Howard Hughes did not believe in estate planning. He was worth 3.8 Billion Dollars in today’s money when he died. He died with no estate plan. As a result his estate went to intestate probate. A legendary legal battle ensued.
First, California, Texas, Nevada and Florida all claimed to be his state of residence. After several lawsuits, which went to the US Supreme Court, Nevada won. That meant the law of Nevada prevailed.
Then several “wills” surfaced. All were determined to be fake. Following this, several women claimed to be Hughes wife. None of the claims were substantiated. Finally, a variety of people claimed to be Hughes illegitimate children. After lengthy litigation their claims were thrown out.
Under Nevada law if there are no spouses or children the proceeds pass to parents. Since the parents were dead the proceeds passed to their heirs. After the dust settled it was determined that there was one aunt, sixteen cousins on Hughes’ mother’s side, and five on his father’s side. Some of the cousins had died, leaving heirs of their own. Before it all came to a head over 200 people received shares of the estate. Hughes died in 1976. His estate did not fully settle until 2010. The legal fees were in the multi million dollar range.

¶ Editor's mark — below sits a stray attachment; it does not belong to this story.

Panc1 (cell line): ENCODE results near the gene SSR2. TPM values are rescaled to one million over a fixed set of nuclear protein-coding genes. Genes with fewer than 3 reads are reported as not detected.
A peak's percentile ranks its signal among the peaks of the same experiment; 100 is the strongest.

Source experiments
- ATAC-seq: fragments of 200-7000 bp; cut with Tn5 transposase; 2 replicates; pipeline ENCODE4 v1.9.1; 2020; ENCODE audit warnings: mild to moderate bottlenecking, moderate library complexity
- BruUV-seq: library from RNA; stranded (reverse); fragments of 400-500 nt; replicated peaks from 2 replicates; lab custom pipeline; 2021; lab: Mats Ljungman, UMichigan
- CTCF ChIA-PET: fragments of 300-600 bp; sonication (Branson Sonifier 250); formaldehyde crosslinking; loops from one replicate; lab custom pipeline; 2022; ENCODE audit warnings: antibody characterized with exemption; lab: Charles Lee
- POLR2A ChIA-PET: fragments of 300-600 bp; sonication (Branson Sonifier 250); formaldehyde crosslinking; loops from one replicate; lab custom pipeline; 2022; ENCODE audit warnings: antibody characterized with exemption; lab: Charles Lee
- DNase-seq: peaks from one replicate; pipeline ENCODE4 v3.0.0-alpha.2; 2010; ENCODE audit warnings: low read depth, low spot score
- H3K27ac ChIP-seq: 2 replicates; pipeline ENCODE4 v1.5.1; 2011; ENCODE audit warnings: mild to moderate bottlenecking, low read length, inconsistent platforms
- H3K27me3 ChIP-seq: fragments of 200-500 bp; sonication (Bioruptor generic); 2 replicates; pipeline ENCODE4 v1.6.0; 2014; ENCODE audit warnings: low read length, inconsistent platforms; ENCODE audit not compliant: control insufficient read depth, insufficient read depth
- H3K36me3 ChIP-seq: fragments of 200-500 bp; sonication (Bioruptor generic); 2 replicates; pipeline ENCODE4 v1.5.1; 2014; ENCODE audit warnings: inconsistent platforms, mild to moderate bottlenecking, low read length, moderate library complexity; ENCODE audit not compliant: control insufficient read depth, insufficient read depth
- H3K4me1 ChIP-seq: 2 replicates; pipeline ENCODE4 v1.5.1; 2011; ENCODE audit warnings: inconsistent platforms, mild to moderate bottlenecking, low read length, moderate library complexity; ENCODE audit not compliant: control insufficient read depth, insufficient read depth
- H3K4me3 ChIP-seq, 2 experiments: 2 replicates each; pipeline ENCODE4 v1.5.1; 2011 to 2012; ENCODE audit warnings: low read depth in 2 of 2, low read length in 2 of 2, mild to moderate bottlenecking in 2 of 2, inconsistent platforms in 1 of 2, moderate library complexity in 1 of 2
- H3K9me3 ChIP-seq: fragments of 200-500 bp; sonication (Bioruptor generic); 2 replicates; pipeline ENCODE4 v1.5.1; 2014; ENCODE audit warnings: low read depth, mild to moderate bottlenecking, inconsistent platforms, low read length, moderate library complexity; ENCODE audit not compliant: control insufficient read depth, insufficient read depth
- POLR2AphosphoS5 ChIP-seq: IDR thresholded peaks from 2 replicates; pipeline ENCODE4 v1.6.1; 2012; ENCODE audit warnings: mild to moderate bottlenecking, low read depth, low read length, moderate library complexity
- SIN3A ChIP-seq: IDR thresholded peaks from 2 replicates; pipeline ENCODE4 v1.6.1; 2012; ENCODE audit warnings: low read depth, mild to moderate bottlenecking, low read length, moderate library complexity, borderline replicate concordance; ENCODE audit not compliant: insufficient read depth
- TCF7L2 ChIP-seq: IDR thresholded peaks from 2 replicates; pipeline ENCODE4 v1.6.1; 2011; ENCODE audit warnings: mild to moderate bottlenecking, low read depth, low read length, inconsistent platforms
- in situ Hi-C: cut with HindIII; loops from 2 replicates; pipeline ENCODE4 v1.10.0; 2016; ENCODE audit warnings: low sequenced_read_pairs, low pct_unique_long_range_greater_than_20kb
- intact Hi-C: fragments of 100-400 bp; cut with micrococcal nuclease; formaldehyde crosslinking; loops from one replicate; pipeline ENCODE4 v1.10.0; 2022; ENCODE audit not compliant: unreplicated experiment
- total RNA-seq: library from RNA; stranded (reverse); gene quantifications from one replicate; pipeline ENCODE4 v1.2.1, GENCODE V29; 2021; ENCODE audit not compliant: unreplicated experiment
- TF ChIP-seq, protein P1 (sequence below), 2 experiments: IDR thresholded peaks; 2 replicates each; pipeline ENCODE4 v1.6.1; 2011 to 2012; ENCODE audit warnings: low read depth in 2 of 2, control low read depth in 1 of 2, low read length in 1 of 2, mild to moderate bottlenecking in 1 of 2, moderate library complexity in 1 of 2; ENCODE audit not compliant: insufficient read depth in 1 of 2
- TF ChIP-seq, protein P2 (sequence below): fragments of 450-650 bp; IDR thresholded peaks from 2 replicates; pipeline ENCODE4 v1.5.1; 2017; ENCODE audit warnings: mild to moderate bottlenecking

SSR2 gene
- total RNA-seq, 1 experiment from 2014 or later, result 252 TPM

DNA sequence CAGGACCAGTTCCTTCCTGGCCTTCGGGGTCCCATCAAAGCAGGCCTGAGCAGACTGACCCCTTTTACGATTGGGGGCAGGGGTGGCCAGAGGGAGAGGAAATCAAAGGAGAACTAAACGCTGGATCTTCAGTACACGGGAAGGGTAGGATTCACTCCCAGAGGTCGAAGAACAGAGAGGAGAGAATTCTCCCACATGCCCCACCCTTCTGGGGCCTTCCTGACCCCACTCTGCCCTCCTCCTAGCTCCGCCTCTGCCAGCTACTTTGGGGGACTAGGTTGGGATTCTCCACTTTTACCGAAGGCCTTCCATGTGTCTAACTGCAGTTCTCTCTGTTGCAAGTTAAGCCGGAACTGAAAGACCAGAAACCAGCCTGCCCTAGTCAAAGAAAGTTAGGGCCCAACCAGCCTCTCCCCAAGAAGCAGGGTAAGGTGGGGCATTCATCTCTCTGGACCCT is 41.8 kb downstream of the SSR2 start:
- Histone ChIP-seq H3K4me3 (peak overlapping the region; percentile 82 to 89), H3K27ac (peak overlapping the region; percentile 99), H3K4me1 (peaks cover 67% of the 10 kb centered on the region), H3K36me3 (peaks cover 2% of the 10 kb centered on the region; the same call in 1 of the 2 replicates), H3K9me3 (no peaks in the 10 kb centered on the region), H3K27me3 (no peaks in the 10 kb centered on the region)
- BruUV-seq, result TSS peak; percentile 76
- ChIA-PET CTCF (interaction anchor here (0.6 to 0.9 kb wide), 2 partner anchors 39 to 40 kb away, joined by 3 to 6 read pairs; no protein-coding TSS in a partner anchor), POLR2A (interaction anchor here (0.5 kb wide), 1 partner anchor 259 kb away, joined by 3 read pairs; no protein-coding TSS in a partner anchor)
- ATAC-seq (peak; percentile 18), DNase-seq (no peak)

Proper Estate Planning Can Avoid these Problems
Although this is an extreme example of what occurs when somebody doesn’t believe in estate planning I have seen similar cases. I had one case where there were twelve brothers and sisters. Some had passed – leaving a multitude of children and even grandchildren. By the time this modest estate settled some of the heirs received as little as $15.00 – but the estate cost $10,000.00 to process.
In my opinion even a will is insufficient for the vast majority of people. If you have any assets at all a trust centered estate plan is far more beneficial. This type of plan will protect you while you are alive with powers of attorney and after you are gone with ease of administration and a minimum of cost. You owe it to your heirs to consider creating a plan of this type.
In either example above all of this could have been avoided with a trust centered estate plan. For more information please see the following page: Wills v. Trusts